“Diverse Perspectives of a Global Conflict” will next be on display at the Belfast Campus of Ulster University from 5th-9th November. Ulster’s heritage research cluster will also host a special event on  7th November (17:30) in the foyer of the Belfast Campus to mark the exhibition and the launch of “Heritage After Conflict: Northern Ireland” (Routledge), edited by Professor Elizabeth Crooke from Living Legacies and Dr Tom Maguire. Speakers will include Paul Mullan the head of Heritage Lottery Fund, Northern Ireland.

The exhibition will then begin a tour with the Northern Ireland Library Service starting in Omagh, County Tyrone, on 19th November.

Dr Philip McDermott  is a lecturer in Sociology at Ulster University. He continues to work closely with migrant communities in Northern Ireland and welcomes comments, via the Blog. 

Participants at Workshop at North West Migrants Forum in Derry - May 2017
Participants at Workshop at North West Migrants Forum in Derry – May 2017

Photos of Millennium Forum Showcase Event are attributed to Gerry Temple.

Exhibition Entrance
Exhibition Entrance



WW1 cartoons reach new audiences in Sydney

AHRC-funded research on WW1 comics is on display down under. Professor Jane Chapman’s research is part of the ‘Perceptions of War’ exhibition at Macquarie University Public Art Gallery in Sydney. Professor Chapman’s talks in Australia have particularly attracted interest from the Chinese community.

Members of the Sydney Chinese community are translating the WW1 comics and cartoon material on display, attending the public talks, and promoting it on their own social network site.

Translator Lan Zhang will use the content for teaching English and understanding of Western culture, and incorporate the content into Chinese English undergraduate classes.

Her grandfather was the Chinese government’s official illustrator and reporter during World War Two, covering the country’s invasion by Japan. She says:

Arts and history are both important in our life, I believe. By them, we can learn from our past and have the courage to go ahead, that is why your research on the cartoons from the trenches inspires me too.

‘Perceptions of War’ is on at the Macquarie University Public Art Gallery in Sydney until the 19th March 2015. There are free public lectures by  Professor Jane Chapman:

  • Thursday 19 February at 1pm, “Visual Satire and Australian Identity, 1914-18”
  • Wednesday 5 March at 1pm, “Humour as History – Soldier Cartoons from the Trenches”
  • Free Mandarin guided tour on the 18th of March at 2pm
Christmas Day at Gallipoli from the Anzac Book Collection the Australian War Memorial

‘Without death there is no victory, but I am alive and very well’: Letters from Indian soldiers during World War I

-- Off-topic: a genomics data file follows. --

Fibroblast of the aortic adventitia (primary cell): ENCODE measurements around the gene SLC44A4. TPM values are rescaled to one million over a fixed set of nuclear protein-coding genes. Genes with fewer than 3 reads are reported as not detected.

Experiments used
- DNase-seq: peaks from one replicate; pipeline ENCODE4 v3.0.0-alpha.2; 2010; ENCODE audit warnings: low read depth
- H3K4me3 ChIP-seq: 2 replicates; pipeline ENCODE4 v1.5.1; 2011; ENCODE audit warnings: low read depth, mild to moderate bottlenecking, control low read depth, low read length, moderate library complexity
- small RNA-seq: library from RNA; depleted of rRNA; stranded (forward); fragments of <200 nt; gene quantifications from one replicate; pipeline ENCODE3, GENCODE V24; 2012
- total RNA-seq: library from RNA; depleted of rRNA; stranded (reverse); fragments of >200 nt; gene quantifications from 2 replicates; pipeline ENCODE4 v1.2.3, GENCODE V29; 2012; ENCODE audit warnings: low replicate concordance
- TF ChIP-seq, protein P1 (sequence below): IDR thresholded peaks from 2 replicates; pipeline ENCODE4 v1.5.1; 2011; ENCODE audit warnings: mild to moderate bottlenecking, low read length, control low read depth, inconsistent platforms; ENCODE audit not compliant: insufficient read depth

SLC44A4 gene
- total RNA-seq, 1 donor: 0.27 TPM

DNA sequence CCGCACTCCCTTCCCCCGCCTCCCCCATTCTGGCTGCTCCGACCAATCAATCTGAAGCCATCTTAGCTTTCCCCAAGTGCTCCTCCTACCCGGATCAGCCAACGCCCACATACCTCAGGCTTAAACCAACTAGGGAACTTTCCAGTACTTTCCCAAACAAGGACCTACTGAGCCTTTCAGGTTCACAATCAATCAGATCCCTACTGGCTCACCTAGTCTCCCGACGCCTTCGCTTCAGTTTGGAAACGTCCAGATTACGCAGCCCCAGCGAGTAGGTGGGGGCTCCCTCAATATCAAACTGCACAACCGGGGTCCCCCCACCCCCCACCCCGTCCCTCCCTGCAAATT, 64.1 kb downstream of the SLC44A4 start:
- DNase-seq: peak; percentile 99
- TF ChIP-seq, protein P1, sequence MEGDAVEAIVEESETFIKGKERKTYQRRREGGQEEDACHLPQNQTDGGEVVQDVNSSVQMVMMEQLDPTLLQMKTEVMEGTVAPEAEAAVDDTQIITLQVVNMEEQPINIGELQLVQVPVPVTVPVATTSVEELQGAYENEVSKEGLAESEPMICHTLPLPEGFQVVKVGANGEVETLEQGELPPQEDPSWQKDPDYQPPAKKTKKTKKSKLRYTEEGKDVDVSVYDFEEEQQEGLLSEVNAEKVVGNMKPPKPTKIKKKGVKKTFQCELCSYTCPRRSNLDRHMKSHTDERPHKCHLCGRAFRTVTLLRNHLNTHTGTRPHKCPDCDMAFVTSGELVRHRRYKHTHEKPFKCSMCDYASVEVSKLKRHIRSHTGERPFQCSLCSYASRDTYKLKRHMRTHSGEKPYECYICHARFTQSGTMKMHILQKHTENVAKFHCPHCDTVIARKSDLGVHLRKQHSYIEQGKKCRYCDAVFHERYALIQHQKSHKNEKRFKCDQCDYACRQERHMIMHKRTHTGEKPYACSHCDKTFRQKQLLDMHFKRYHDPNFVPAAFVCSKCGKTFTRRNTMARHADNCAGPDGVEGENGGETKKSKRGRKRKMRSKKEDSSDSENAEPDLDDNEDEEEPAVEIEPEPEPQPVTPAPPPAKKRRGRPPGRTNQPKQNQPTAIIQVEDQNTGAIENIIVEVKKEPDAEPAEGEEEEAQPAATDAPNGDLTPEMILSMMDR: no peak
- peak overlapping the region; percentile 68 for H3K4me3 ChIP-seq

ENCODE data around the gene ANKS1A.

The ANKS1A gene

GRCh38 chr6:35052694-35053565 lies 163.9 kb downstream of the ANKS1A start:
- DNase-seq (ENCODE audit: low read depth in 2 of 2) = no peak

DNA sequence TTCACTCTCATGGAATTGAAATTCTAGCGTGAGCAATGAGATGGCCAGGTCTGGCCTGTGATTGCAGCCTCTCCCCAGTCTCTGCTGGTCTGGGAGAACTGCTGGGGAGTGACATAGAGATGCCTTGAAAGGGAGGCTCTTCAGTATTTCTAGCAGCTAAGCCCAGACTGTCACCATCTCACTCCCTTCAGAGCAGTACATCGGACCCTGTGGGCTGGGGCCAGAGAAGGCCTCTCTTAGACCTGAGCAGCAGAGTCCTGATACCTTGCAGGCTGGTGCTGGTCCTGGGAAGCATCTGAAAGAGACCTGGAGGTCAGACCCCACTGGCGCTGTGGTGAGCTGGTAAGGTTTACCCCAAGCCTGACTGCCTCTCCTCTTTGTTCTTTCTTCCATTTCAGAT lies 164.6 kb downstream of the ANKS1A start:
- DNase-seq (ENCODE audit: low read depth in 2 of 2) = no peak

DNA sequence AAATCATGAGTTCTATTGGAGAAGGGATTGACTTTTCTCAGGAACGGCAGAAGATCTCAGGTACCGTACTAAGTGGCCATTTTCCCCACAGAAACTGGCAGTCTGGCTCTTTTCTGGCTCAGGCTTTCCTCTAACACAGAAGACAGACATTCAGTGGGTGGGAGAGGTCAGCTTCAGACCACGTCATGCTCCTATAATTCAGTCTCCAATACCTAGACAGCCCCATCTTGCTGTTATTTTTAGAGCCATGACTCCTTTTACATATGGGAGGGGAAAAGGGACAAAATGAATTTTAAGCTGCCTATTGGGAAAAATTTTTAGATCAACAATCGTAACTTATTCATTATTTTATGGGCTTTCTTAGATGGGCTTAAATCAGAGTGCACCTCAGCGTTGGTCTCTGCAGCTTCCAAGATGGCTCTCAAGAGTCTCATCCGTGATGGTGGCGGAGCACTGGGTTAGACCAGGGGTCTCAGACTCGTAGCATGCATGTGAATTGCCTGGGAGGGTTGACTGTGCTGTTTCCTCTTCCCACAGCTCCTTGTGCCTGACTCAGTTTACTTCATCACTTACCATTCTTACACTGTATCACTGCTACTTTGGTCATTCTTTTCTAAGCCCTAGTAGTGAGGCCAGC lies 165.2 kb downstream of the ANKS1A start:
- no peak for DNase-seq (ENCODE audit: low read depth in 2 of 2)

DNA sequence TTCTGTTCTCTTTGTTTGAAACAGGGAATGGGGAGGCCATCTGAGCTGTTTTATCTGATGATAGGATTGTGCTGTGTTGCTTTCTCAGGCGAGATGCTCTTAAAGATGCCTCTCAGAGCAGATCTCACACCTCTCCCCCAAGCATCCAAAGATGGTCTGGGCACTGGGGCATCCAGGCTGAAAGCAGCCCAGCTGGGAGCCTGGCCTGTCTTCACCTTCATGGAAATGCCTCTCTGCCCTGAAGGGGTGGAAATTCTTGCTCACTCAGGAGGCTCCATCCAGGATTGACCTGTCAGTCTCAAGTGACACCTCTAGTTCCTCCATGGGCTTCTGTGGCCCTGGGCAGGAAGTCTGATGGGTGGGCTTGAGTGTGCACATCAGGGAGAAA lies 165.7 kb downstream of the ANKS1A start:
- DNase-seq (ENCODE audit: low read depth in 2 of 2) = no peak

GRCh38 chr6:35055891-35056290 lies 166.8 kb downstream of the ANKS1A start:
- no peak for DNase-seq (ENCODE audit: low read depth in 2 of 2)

These five letters, describing the experiences of Indian men in the army during the Great War, have been excerpted from Indian Voices of The Great War: Soldiers’ Letters, 1914-1918 by David Omissi. Omissi’s research reminds us of the Indian Army’s involvement on the Western Front, and reveals how the experience was about more than front line combat for these men. (First edition published by Palgrave Macmillan in 1999. The new edition (2014) contains a foreword by Mark Tully.)

1. A Muslim officer to his brother (Central India)

December 1914

What better occasion can I find than this to prove the loyalty of my family to the British Government? Turkey, it is true, is a Muslim power, but what has it to do with us? Turkey is nothing at all to us. The men of France are beyond measure good and honourable and kind. By God, my brother, they are gentlemen to the backbone! Their manners and morals are in absolute accord with our ideas. In war they are as one with us and with the English. Our noble King knows the quality and the worth of his subjects and his Rajas alike. I give you the truth of the matter. The flag of victory will be in the hands of our British Government. Be not at all distressed. Without death there is no victory, but I am alive and very well, and I tell you truly that I will return alive to India.

2. A Garrison Gunner (Sikh) to a relative (France)

3rd December 1914

The English have suffered severely. Nothing is put into the news, but we know a good deal from day to day. The German ship Emden has sunk forty English ships near this land, and is sinking all the seventy English ships of war. She has not been much damaged although she gets little help.1 The English have eight kings helping them, the Germans three. We hear that our king has been taken prisoner. Germany said that if she were paid a lakh of rupees by five o’clock on the first of the month, she would release the king. The money was paid, but Germany refuses to let him go. I have written only a little, but there is much more for you to think of.